Tip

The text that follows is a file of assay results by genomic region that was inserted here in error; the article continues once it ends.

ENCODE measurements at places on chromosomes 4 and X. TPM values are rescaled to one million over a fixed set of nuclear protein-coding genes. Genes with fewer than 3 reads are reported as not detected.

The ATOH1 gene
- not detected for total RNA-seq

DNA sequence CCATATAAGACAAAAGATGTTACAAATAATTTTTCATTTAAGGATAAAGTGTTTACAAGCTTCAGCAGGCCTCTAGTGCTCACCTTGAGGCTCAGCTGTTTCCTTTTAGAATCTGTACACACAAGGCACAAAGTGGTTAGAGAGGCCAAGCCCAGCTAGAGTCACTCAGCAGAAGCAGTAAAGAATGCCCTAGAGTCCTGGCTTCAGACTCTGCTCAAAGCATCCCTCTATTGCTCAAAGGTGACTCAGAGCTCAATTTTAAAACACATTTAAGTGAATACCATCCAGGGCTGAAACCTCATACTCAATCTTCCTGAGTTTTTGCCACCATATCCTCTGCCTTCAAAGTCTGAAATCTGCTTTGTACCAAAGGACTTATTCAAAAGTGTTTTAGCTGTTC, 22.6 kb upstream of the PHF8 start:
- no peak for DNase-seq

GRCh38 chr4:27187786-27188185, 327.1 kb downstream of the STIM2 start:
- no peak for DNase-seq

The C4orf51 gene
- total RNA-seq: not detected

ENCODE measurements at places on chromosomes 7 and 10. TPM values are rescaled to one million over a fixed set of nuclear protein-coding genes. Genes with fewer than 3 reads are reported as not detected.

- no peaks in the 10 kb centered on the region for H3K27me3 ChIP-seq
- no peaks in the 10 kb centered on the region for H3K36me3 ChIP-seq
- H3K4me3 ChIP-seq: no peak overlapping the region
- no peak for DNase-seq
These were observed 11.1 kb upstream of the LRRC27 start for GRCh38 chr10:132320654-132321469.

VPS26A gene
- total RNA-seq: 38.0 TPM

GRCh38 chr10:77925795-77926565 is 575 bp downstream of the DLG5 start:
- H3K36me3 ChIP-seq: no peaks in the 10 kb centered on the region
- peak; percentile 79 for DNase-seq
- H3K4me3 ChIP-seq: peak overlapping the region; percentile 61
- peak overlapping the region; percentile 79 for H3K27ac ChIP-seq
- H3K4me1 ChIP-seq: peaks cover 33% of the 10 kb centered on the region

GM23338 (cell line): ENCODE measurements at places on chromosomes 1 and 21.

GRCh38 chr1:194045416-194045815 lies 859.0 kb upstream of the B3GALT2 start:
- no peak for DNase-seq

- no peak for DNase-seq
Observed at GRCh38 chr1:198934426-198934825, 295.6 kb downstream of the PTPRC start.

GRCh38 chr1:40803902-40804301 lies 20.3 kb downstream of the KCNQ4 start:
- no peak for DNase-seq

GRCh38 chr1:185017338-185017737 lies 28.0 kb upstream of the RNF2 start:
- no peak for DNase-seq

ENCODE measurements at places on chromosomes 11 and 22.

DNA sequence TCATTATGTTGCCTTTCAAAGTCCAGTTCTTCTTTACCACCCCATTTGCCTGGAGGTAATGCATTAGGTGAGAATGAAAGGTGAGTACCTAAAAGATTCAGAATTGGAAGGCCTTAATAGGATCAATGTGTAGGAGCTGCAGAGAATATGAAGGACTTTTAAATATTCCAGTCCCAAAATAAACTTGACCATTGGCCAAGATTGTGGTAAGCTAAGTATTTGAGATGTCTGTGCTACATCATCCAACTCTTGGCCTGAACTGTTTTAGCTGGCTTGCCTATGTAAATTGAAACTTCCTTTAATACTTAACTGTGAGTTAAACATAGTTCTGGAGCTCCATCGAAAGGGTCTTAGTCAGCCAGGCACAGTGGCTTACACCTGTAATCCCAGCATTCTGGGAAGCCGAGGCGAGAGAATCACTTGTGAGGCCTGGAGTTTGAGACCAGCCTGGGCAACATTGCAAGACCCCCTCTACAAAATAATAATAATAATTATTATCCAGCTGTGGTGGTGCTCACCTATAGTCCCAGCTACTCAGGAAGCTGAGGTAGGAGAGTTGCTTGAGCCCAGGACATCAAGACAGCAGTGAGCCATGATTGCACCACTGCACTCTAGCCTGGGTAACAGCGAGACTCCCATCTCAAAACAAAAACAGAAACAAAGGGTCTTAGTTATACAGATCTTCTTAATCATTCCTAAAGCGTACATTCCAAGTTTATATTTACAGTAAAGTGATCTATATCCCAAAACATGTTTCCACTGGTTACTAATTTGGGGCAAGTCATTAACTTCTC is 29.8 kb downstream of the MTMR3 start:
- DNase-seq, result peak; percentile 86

The telephone rings. No. The doorbell rings. No. It’s the television. I sit down. I turn up the volume. I light a cigarette. I inhale smoke. I exhale smoke. I stretch and place my socked feet on the coffee table. The judge enters the court room. The people in the court room stand up. The Judge sits down. The people sit down. One man says his name is Leo Blossom. He is a young man. The other man says his name is Henry Dlugacz. He is an old man. It seems that Leo Blossom sold one of his kidneys to Henry Dlugacz and now wants the kidney back. Henry Dlugacz has reneged on the money. Leo Blossom no longer wants the money, he wants the kidney. He says he is missing the kidney, he feels no longer whole. Henry Dlugacz tells the judge that the kidney was diseased and that is why he reneged on the money. Leo Blossom denies selling a diseased kidney. He says that Henry Dlugacz did something to the kidney while the kidney was in his possession. Henry Dlugacz refutes this accusation. Leo Blossom tells the judge that he never drinks hard liquor and has never done hard drugs. He admits to beer and pot. Henry Dlugacz calls Leo Blossom a bum. They almost come to blows. The judge has to warn the men that she will hold them in contempt of court. The phone rings. “No,” I say to Kitty, “I am not watching television. I am writing. I am writing about Bloom buying a kidney from Dlugacz.” Kitty is at work. “Not Joyce again,” says Kitty, “it’s always Joyce, Joyce, Joyce.” I put the telephone back in my pocket and turn up the volume of the television. The judge is talking to the two men. She is ready to give her judgment. I am sitting on the edge of the sofa and gnawing on my right thumb nail. There’s a hint of blood. I ignore the pain. There’s a knock on the door. I open the door. It is the mail man. He has a package for me. I take the package and thank him. At Christmas I will tip him good.

 

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